- The U.K. regulatory agency granted emergency approval of Pfizer and BioNTech’s COVID-19 vaccine. The U.S. FDA will review the company’s application for emergency approval on Dec. 10.
- A final analysis from Pfizer’s late-stage vaccine trial suggests the vaccine can prevent COVID-19.
- The United States has more than 13.8 million confirmed COVID-19 cases and more than 272,000 related deaths.
All data and statistics are based on publicly available data at the time of publication. Some information may be out of date.
The U.K. Medicines and Healthcare products Regulatory Agency (MHRA) granted emergency approval of Pfizer and BioNTech’s COVID-19 vaccine on Dec. 2, the agency announced.
This makes it the first vaccine outside of Russia and China to be approved for use.
Pfizer developed the vaccine in collaboration with German biotech company BioNTech.
The agency that regulates drugs and vaccines in the European Union says it will review the company’s data by Dec. 29 at the latest.
The U.K. development comes 2 weeks after Pfizer and BioNTech announced that a final analysis of data from their late-stage COVID-19 vaccine trial suggests that the vaccine can prevent COVID-19 in people who haven’t been exposed to the virus before.
The United States has seen more than 13.8 million confirmed COVID-19 cases and more than 272,000 related deaths.
Worldwide, more than 1.4 million people have died from COVID-19.
Pfizer tested the vaccine on more than 43,000 people with no serious safety concerns observed, the company said in a news release.
In the phase 3 trial, people were randomly assigned to receive two doses of the vaccine — 28 days apart — or an inactive placebo. Participants didn’t know which group they were in.
Seven days after the second dose, the vaccine had an efficacy of 95 percent, the company reported.
This is higher than an early analysis showing an efficacy of better than 90 percent.
However, real-world effectiveness tends to be lower than the efficacy seen in clinical trials.
Dr. Sunil Sood, chair of pediatrics and an infectious disease specialist at Northwell Health’s Southside Hospital, said the results are very promising.
“This shows that most people who developed infection were placebo recipients, and most of those who got the actual vaccine did not get infected,” he said.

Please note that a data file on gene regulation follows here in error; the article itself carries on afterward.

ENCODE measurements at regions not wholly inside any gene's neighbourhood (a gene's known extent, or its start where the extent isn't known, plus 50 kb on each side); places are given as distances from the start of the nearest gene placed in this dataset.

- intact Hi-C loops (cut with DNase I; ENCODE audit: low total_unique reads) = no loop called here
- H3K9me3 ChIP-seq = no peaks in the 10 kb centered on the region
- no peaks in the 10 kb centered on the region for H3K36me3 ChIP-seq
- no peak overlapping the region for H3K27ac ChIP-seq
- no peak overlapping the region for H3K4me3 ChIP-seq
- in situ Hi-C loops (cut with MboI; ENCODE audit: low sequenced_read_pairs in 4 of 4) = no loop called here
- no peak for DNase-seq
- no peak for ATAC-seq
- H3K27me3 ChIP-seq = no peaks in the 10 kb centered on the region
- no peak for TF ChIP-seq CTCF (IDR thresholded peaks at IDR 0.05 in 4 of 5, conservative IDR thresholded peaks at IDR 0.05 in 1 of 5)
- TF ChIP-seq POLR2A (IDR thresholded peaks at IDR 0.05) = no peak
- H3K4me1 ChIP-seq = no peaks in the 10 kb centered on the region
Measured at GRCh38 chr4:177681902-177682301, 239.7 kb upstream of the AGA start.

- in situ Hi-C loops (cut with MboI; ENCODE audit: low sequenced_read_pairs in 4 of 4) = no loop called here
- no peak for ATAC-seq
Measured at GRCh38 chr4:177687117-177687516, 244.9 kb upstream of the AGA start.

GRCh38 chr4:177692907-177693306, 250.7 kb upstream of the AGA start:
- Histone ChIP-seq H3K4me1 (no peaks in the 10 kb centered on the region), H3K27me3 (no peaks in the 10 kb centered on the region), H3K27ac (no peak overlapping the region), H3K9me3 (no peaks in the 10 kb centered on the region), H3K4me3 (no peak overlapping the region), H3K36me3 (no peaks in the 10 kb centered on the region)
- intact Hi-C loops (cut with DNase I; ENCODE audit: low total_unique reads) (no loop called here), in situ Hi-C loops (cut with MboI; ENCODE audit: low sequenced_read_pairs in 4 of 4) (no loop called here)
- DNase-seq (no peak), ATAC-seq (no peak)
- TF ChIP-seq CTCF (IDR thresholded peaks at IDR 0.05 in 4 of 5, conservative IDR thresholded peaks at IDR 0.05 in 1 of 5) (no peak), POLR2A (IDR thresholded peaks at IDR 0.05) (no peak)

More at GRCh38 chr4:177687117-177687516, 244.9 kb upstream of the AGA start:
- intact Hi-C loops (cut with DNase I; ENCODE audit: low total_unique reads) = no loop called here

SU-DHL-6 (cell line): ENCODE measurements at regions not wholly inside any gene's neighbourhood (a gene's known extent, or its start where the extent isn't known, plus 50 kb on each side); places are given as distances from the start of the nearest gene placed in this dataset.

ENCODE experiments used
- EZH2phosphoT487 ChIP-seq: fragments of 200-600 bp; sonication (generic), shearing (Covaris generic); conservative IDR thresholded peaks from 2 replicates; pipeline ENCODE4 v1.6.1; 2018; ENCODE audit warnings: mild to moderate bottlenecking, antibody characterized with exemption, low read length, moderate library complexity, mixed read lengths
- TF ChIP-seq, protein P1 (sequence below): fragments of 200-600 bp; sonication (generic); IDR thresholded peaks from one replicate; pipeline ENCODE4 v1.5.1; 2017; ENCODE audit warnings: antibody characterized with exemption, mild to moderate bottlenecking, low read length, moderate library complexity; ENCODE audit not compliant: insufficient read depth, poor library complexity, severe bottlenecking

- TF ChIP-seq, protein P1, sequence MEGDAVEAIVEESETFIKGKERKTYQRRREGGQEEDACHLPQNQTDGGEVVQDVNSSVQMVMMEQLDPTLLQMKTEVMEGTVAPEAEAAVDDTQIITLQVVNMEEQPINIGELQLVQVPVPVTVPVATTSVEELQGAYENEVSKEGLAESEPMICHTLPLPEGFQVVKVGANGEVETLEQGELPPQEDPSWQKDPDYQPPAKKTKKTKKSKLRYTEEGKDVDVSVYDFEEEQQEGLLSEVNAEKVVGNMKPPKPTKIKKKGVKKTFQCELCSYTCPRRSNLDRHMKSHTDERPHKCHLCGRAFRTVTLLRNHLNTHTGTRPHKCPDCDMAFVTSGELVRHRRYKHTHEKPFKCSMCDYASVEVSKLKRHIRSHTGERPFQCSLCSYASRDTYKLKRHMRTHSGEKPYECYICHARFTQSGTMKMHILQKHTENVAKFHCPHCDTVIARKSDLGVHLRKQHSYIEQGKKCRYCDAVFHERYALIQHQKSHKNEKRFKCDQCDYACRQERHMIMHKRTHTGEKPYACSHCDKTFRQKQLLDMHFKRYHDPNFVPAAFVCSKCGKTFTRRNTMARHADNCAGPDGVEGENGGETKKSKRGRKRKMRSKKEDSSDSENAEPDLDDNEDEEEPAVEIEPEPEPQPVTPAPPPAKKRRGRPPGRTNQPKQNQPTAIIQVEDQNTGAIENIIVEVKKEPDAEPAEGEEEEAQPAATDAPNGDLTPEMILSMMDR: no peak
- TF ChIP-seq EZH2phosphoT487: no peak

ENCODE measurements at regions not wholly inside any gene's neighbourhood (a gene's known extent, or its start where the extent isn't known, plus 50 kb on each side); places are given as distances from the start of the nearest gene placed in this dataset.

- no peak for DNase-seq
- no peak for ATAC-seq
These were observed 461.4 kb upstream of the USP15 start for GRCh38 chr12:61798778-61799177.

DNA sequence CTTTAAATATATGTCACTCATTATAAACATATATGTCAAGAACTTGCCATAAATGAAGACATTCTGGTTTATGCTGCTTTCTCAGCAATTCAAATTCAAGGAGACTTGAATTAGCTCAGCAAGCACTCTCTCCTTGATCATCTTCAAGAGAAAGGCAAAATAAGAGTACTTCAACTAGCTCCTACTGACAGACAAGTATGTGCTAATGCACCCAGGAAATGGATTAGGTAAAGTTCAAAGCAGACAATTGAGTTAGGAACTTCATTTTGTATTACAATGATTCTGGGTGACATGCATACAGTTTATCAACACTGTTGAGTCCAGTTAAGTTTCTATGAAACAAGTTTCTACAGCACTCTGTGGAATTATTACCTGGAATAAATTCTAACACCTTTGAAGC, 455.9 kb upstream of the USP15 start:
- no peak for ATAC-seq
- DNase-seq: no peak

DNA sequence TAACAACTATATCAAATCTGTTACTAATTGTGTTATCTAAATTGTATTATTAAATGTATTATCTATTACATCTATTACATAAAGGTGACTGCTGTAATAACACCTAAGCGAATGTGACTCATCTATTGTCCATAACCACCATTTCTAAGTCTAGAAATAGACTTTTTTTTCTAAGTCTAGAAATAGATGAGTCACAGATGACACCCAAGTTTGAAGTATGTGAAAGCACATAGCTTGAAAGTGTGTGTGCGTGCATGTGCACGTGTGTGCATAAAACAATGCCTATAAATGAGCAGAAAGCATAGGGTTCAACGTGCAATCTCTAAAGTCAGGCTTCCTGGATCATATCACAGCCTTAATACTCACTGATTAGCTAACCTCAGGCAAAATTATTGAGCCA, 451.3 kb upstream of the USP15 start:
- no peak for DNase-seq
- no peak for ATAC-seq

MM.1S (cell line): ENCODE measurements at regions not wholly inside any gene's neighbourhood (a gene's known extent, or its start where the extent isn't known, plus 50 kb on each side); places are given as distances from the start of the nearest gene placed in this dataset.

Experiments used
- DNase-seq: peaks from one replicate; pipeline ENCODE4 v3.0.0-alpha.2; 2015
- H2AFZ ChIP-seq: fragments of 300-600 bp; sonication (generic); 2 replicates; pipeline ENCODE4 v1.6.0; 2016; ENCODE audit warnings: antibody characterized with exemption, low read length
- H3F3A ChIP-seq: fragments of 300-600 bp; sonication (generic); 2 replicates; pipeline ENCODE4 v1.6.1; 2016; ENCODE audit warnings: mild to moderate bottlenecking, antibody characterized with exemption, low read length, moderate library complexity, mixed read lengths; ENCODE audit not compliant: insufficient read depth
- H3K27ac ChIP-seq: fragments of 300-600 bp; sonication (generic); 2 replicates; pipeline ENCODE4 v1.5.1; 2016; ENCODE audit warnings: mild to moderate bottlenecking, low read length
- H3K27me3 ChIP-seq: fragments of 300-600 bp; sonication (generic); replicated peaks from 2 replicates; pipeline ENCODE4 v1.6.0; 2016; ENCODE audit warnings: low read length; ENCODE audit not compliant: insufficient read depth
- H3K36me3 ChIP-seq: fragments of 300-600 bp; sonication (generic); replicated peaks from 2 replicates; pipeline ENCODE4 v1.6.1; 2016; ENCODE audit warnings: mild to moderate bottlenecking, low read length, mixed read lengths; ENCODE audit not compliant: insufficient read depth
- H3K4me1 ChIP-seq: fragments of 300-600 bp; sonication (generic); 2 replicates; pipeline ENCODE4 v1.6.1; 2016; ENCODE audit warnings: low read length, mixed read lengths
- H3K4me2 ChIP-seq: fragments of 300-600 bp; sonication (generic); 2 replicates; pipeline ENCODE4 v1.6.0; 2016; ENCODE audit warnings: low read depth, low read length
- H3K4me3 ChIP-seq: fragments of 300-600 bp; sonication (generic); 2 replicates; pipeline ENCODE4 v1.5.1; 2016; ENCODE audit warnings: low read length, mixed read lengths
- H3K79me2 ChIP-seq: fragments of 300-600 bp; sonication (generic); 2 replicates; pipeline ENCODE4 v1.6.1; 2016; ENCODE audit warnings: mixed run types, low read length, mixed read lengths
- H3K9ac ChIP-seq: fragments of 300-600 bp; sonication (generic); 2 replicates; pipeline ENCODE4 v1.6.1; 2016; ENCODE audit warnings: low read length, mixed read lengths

Pfizer submitted its application for emergency use authorization to the FDA on Nov. 20.
By that point, researchers had followed at least half of the participants for an average of 2 months after their second dose, as
The company also said in its release that it expects to produce up to 50 million doses of the vaccine in 2020 and up to 1.3 billion doses in 2021.
Dr. Carlos Malvestutto, an infectious disease expert at The Ohio State University Wexner Medical Center, said the results of Pfizer and BioNTech’s trial are very encouraging.
“Obviously, 90 percent protection is the level of protection that we would love to have for all vaccines,” he said.
The efficacy seen during the final analysis exceeds the
Some researchers, though, told Healthline that not enough data has been released for them to comment on the results.
Pfizer released the results in a news release, not a peer-reviewed medical journal.
The final analysis is based on 170 confirmed cases of symptomatic SARS-CoV-2 infection. The company said 162 of those cases were in people who received the placebo, while eight were in the vaccine group.
Ten cases of severe COVID-19 occurred among study participants, with nine in the placebo group and one in the vaccine group.
No serious adverse events were observed among study participants who received the vaccine.
The only severe side effects were fatigue, which occurred in 3.8 percent of people after the first or second dose, and headache, which occurred in 2 percent of people after the second dose.
Older adults experienced fewer and milder side effects, the company said.
The results are promising, but many questions about the vaccine still need to be answered.
David Verhoeven, PhD, a researcher with the Nanovaccine Institute and an assistant professor of veterinary microbiology and preventive medicine at Iowa State University, said the level of protection seen during the interim analysis looks good, but it’s not clear how long it will last.